The silver lining? That it was actually butter that we globbed all over her food, and not something from a big tub of margarine, because I’m pretty sure it was not until college that I eschewed margarine for real butter, and Miracle Whip for mayo… She’s so sophisticated, my daughter. And she ate almost all the nuggets, which was good enough for what it was.



Jun 22, 2011

Letter to the lady on the M7 bus yesterday


Dear Sanctimonious, Judgemental Mom,

I hope you had a nice ride uptown yesterday morning. I know that I did, and I’m quite sure that my daughter did, too.  And do you know what made the ride so nice? That for the sixteen blocks from my son’s school to my daughter’s school – maybe 10 minutes  – my daughter and I did not have to talk to one another or really even acknowledge one another. It was like we lived in the suburbs and she was buckled into her car seat while I drove, listening to NPR. Only we were on a crowded Tuesday morning bus.

I am sorry that your son (or daughter, I couldn’t tell w/ that long, stupid hair) was more interested in the shape game my daughter was playing on my iphone than the giant hard-cover book you pulled out of your bag. (Though I’ll note that my daughter initially wanted to listen in on your story until you turned it so she couldn’t see it. I have to believe that was an accident.)

I don’t owe you an explanation, but I’m generally an over-sharer, so let me justify:  though my daughter looks like she’s five, she’s actually three (we’re big people), and for some reason, we all rose at 5:34am today so everybody at our house was particularly tired; everyone – dog included – had already thrown his or her version of a tantrum before 7am, and though I didn’t know it then, by noon pick-up, my daughter had a raging fever, so she wasn’t feeling great. We were on the last leg of our kids-to-school journey and, believe me, I did the whole bus a favor by handing over my phone.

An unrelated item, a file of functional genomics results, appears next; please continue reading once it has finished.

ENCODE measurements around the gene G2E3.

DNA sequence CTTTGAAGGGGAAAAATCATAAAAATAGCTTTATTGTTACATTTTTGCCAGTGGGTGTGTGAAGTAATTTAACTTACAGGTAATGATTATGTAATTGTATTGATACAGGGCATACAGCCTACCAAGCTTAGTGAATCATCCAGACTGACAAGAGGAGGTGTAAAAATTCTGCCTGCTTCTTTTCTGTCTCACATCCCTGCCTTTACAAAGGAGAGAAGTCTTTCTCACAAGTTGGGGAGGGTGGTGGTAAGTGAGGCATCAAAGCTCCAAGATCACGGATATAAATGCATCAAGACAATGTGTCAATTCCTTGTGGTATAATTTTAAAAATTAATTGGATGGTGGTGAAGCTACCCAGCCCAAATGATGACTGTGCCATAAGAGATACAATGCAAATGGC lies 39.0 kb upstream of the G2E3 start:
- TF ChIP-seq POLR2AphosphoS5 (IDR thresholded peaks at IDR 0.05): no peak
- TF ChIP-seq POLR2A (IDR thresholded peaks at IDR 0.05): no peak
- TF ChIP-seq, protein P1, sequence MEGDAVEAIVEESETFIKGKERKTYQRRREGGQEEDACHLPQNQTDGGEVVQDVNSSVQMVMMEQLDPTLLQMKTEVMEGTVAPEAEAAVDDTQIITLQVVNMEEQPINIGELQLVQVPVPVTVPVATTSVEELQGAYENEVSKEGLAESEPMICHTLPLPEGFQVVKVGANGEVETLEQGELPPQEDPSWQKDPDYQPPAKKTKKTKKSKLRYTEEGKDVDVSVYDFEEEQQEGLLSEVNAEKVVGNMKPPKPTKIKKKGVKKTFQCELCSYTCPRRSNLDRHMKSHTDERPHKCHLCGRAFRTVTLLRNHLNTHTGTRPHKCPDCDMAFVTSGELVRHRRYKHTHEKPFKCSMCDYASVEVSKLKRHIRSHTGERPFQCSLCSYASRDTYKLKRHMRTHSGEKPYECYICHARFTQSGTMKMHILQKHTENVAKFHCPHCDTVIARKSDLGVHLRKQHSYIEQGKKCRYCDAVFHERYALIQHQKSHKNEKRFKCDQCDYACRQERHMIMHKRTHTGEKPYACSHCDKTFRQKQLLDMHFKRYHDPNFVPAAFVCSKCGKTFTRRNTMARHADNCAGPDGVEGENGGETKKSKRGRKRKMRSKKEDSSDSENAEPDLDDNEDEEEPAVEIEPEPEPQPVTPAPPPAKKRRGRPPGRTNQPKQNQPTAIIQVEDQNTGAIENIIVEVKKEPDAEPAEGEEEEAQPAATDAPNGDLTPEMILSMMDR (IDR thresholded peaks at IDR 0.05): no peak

Anyhoo, she played her game, without sound, for those 10 minutes, and we both got a chance to re-set for the final slog to school. So please save the “parenting for public” – you know what I mean, when you said to your child in a tone for the entire bus, “Please pay attention to this book. We are not going to resort to that every morning on our way to school.” (Though I liked the way you gestured toward my daughter and the phone by lifting your eyebrows and angling your head in our direction. Careful with that, though – don’t want any unnecessary wrinkles!)

I remember when I was a bettter parent than everybody, too, WAY before I ever had kids. And I know that despite our best intentions, we all judge and think we make better or worse choices than everybody else. (Remember my mention of your kid’s long, stupid hair?) But like they say, we don’t know the shoes other people are walking in, so we should all shut the hell up and keep our foreheads smooth.